By Timothy Cox
Mercer County Sheriff Jeff Grey plans to start shipping some inmates to other counties to ease the jail's overcrowding problem as county officials continue talks on building a new jail.
County commissioners toured the 1939-era jail on Tuesday to see firsthand the overflow problem that has led Grey to place mattresses on the floor for some inmates to sleep on.
Based on current jail standards, the small jail should be housing only 15 inmates, less than half of the number staying there now.
Some inmates will be sent to other area jails in the interim, Grey said. It costs about $42 per day or about $1,400 monthly to house inmates elsewhere. That figure does not include transportation and labor costs to haul prisoners to and from other jails.
A preliminary needs assessment is underway to determine the county's jail requirements during the next couple of decades. County officials believe they could build a jail on existing farmland the county owns near the county home west of Celina, but no firm decision on a site has been made. County officials also do not know exactly how they might pay for a new jail. Grey said he understands taxpayers do not favor pouring millions of dollars into a jail, but also said the county has little choice but to consider the issue.
"I know there's other needs in the county but times have changed and we need a new jail," Grey said.
Commissioner Bob Nuding said many residents know the county needs a new jail. "People are talking about it. They're aware of our problem," Nuding said.
Any new facility should provide adequate space for storage, for counseling and other inmate services, Grey said. There are no rehabilitation or counseling programs available at the jail now, he said.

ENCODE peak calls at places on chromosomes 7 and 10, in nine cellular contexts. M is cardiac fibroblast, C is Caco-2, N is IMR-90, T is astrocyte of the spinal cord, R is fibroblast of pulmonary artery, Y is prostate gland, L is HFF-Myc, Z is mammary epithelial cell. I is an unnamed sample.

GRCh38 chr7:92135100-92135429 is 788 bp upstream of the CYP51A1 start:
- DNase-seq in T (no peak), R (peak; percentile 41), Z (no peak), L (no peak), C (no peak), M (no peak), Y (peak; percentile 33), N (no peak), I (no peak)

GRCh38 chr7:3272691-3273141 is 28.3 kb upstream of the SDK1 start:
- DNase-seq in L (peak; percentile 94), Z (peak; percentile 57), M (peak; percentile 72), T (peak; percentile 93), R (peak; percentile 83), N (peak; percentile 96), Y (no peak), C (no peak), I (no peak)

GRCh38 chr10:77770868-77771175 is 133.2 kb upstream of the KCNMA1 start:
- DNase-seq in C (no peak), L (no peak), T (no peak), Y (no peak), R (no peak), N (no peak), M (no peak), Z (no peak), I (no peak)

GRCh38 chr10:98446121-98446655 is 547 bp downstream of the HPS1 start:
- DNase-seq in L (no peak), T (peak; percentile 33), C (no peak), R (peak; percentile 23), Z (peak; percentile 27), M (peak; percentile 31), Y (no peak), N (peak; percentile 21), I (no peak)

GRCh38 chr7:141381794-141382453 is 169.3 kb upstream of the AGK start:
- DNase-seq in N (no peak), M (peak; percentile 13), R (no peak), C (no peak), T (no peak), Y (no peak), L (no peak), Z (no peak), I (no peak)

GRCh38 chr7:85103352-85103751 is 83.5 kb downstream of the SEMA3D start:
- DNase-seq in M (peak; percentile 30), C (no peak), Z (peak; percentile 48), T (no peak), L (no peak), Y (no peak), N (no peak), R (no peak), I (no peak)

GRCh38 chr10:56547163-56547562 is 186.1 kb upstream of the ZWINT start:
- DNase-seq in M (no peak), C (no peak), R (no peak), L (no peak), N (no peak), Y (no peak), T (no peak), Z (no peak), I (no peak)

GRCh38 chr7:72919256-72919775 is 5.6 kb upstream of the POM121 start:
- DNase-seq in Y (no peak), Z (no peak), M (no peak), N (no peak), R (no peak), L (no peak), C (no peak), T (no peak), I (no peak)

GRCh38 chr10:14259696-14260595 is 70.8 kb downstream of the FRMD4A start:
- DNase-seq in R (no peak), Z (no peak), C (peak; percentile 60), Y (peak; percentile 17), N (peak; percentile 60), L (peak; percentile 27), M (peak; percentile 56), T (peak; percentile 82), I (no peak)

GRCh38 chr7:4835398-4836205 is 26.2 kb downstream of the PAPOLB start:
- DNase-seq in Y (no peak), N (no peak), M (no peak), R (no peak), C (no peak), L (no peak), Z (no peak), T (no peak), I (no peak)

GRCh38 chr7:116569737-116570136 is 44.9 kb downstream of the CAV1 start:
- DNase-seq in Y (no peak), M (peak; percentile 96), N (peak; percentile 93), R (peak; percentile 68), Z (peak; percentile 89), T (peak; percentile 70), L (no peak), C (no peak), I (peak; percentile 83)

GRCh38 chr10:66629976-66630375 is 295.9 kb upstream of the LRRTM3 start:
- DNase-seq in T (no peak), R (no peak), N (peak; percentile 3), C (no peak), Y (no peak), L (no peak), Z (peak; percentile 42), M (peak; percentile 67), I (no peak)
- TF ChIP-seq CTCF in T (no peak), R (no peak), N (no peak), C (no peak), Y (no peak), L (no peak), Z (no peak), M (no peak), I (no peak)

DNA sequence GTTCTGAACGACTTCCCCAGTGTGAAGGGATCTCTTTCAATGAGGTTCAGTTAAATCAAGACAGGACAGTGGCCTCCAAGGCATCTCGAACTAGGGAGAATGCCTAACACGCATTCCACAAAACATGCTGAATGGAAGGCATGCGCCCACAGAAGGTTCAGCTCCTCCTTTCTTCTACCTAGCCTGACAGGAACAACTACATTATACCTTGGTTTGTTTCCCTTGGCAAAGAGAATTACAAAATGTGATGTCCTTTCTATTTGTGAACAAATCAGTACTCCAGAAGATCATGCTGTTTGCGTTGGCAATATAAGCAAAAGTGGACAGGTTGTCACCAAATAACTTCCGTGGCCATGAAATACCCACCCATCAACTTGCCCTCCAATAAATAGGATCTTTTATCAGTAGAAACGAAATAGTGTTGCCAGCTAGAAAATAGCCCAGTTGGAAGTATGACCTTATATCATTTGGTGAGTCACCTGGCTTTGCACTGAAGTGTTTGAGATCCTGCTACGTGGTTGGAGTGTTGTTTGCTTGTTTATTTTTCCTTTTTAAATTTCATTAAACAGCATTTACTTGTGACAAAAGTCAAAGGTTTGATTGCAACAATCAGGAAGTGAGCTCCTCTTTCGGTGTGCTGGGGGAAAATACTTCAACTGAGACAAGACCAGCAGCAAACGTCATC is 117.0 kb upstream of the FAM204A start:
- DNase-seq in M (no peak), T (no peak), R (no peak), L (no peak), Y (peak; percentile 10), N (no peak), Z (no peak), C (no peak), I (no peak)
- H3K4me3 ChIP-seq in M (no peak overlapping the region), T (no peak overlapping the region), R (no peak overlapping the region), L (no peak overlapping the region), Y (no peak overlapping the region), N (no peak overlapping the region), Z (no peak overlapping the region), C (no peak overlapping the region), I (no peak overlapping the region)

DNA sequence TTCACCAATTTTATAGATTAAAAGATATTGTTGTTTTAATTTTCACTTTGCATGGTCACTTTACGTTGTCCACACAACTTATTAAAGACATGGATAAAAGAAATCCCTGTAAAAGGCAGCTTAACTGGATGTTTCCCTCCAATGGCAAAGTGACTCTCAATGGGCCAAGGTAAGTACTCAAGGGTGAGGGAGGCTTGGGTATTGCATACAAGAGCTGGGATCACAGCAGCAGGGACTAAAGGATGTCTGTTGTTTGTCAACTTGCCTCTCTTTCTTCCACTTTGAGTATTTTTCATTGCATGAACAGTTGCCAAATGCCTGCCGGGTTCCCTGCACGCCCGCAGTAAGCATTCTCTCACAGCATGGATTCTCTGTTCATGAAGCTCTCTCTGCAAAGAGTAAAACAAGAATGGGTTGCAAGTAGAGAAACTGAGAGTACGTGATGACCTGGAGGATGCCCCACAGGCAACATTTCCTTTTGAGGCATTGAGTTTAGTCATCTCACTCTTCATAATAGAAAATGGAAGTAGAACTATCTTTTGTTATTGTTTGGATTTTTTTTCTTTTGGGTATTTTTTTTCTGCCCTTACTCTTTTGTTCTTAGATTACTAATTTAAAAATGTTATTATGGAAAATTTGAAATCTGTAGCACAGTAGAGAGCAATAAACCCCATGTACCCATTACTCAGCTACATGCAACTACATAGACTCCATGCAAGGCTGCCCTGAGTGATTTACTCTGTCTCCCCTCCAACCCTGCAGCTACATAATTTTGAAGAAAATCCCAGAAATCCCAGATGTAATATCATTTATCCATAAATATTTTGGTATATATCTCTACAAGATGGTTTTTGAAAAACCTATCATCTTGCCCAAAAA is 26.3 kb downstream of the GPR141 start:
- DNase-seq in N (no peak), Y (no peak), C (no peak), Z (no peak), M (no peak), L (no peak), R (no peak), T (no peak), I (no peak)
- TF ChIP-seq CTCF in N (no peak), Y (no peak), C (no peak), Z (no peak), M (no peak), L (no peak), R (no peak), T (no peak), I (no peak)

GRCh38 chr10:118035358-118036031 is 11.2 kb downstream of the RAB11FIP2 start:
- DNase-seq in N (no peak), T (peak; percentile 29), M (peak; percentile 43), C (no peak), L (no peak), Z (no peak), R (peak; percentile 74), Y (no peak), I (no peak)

"We can warehouse people, which is what we're doing now, or we can at least make an effort to rehabilitate them," Grey said.
Commissioner Jerry Laffin said all space issues should be considered before plans for a new jail are drawn up. That includes accounting for necessary storage space -- including for the recreational-sized command vehicle the sheriff's office plans to store in Chickasaw -- and possibly other needs, such as a vehicle impound area, Laffin said.
County officials avoided building a new jail nearly 20 years ago when overcrowding became an issue then, Laffin said. County officials purchased the house on the corner of Walnut and Livingston streets and converted it into the sheriff's business office. That freed up the existing facility to serve only as a jail.
But the jail today is non-compliant on some state standards, and it is becoming more difficult to maintain the aging facility. Many of the jail's old mechanical systems can no longer be serviced properly, Chief Deputy Tim Finke said.
The county cannot afford to build a jail from existing funding. That means voters could be asked to approve a sales tax or property tax to pay for the facility.